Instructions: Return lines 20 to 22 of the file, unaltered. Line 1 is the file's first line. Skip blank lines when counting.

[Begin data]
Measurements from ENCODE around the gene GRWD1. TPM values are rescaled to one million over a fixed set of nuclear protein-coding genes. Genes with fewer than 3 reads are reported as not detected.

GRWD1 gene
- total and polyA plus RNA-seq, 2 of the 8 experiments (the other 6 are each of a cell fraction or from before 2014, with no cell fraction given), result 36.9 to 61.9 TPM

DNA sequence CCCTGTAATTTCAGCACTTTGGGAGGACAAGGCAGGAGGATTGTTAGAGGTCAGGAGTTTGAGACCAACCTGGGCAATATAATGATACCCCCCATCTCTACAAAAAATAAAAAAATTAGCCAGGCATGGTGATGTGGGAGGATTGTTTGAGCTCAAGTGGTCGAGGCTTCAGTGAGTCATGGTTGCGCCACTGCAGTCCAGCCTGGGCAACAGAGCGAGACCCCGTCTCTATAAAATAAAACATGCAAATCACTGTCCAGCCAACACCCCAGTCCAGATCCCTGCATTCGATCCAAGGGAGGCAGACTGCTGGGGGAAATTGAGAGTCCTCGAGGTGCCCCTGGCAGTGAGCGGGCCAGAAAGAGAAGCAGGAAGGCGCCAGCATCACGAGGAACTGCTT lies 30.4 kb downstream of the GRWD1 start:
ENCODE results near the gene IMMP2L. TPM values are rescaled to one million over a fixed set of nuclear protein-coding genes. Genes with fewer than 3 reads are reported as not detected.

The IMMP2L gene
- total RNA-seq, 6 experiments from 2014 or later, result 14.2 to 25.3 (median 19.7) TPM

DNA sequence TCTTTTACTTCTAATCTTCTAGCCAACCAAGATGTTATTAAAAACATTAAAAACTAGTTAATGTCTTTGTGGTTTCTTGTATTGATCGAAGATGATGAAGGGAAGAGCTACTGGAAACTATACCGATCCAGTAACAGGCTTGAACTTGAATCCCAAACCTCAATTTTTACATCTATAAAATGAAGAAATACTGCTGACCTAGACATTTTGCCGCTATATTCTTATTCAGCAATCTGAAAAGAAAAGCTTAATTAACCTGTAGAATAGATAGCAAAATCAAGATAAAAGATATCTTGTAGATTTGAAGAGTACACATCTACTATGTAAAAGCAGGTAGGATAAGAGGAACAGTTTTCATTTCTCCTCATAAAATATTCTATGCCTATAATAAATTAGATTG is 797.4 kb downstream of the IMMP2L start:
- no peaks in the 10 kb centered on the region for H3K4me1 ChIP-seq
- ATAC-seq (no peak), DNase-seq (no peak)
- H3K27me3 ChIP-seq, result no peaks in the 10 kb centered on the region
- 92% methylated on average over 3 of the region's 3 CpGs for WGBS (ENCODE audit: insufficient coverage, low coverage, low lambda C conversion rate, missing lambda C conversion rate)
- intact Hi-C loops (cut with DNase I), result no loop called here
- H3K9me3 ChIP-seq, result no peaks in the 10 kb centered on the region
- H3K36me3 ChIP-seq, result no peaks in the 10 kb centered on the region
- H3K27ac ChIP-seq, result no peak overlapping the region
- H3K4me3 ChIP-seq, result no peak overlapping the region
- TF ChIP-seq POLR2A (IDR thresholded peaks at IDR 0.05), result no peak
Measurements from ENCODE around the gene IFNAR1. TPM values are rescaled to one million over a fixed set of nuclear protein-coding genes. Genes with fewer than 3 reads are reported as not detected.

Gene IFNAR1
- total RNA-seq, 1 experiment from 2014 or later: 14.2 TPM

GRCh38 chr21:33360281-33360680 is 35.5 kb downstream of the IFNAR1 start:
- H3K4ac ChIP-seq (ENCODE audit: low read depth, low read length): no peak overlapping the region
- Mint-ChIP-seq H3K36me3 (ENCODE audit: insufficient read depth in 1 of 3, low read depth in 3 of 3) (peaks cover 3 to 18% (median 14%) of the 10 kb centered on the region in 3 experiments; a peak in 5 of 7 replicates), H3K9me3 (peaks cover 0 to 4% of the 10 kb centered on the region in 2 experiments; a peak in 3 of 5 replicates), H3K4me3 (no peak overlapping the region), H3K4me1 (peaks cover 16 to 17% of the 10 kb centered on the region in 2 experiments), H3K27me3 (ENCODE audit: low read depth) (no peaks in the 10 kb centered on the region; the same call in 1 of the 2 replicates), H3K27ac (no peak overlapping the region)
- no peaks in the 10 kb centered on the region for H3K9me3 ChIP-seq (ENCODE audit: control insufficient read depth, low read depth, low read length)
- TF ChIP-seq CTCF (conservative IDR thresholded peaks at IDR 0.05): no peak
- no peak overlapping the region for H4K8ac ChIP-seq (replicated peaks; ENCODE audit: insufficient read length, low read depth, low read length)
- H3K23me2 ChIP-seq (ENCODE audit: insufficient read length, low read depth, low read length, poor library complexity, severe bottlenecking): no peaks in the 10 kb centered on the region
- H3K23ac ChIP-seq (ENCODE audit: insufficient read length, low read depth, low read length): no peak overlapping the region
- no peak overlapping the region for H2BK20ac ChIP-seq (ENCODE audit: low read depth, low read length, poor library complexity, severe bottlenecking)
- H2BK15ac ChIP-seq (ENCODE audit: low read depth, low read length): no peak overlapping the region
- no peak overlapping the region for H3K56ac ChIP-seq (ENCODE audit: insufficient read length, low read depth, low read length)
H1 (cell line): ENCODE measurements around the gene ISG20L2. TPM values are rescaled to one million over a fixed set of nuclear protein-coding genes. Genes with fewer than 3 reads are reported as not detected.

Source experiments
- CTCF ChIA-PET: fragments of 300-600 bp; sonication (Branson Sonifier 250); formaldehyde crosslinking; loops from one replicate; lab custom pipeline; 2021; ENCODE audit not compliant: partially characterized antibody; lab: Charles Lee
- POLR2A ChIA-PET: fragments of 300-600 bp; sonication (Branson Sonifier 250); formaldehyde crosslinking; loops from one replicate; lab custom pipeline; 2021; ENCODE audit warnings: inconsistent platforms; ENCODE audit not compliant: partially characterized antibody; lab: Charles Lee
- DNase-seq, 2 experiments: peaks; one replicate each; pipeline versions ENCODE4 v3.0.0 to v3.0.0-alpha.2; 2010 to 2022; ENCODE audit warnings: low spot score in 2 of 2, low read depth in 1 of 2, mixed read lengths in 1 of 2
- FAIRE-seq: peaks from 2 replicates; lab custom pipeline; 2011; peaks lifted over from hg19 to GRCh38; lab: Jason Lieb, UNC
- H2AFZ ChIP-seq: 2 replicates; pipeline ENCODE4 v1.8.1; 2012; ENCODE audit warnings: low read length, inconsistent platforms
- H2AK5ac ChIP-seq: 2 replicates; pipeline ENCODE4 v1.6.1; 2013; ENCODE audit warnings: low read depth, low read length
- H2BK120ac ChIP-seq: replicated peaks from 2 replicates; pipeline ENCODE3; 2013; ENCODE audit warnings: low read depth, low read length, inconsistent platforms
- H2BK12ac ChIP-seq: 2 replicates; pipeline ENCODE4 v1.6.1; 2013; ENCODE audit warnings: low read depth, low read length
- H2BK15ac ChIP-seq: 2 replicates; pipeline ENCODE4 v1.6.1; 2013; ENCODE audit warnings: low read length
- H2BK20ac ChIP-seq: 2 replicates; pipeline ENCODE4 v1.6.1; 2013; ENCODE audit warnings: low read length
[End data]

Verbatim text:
Gene IFNAR1
- total RNA-seq, 1 experiment from 2014 or later: 14.2 TPM

GRCh38 chr21:33360281-33360680 is 35.5 kb downstream of the IFNAR1 start: